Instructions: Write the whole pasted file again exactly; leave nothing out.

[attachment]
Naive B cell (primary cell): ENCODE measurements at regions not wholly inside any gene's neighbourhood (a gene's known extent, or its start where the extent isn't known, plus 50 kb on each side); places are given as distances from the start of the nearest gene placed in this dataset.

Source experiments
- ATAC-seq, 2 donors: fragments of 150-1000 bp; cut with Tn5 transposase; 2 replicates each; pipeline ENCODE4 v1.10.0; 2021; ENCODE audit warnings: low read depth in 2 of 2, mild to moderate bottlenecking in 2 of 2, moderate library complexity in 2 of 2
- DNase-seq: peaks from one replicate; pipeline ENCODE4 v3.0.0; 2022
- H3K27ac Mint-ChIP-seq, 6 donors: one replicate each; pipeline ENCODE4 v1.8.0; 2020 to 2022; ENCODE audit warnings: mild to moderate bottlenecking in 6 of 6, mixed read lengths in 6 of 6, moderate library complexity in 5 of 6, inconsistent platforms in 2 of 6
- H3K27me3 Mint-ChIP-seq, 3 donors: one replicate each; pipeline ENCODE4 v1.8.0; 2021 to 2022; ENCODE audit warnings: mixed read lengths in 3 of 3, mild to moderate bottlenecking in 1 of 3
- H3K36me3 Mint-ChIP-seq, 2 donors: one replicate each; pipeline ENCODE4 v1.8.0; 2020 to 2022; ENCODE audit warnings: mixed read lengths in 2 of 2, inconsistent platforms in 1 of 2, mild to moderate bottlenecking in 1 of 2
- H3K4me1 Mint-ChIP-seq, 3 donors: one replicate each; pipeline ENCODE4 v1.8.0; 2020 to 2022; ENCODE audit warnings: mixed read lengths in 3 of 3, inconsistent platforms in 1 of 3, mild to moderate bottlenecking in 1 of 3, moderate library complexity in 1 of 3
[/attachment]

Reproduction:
Naive B cell (primary cell): ENCODE measurements at regions not wholly inside any gene's neighbourhood (a gene's known extent, or its start where the extent isn't known, plus 50 kb on each side); places are given as distances from the start of the nearest gene placed in this dataset.

Source experiments
- ATAC-seq, 2 donors: fragments of 150-1000 bp; cut with Tn5 transposase; 2 replicates each; pipeline ENCODE4 v1.10.0; 2021; ENCODE audit warnings: low read depth in 2 of 2, mild to moderate bottlenecking in 2 of 2, moderate library complexity in 2 of 2
- DNase-seq: peaks from one replicate; pipeline ENCODE4 v3.0.0; 2022
- H3K27ac Mint-ChIP-seq, 6 donors: one replicate each; pipeline ENCODE4 v1.8.0; 2020 to 2022; ENCODE audit warnings: mild to moderate bottlenecking in 6 of 6, mixed read lengths in 6 of 6, moderate library complexity in 5 of 6, inconsistent platforms in 2 of 6
- H3K27me3 Mint-ChIP-seq, 3 donors: one replicate each; pipeline ENCODE4 v1.8.0; 2021 to 2022; ENCODE audit warnings: mixed read lengths in 3 of 3, mild to moderate bottlenecking in 1 of 3
- H3K36me3 Mint-ChIP-seq, 2 donors: one replicate each; pipeline ENCODE4 v1.8.0; 2020 to 2022; ENCODE audit warnings: mixed read lengths in 2 of 2, inconsistent platforms in 1 of 2, mild to moderate bottlenecking in 1 of 2
- H3K4me1 Mint-ChIP-seq, 3 donors: one replicate each; pipeline ENCODE4 v1.8.0; 2020 to 2022; ENCODE audit warnings: mixed read lengths in 3 of 3, inconsistent platforms in 1 of 3, mild to moderate bottlenecking in 1 of 3, moderate library complexity in 1 of 3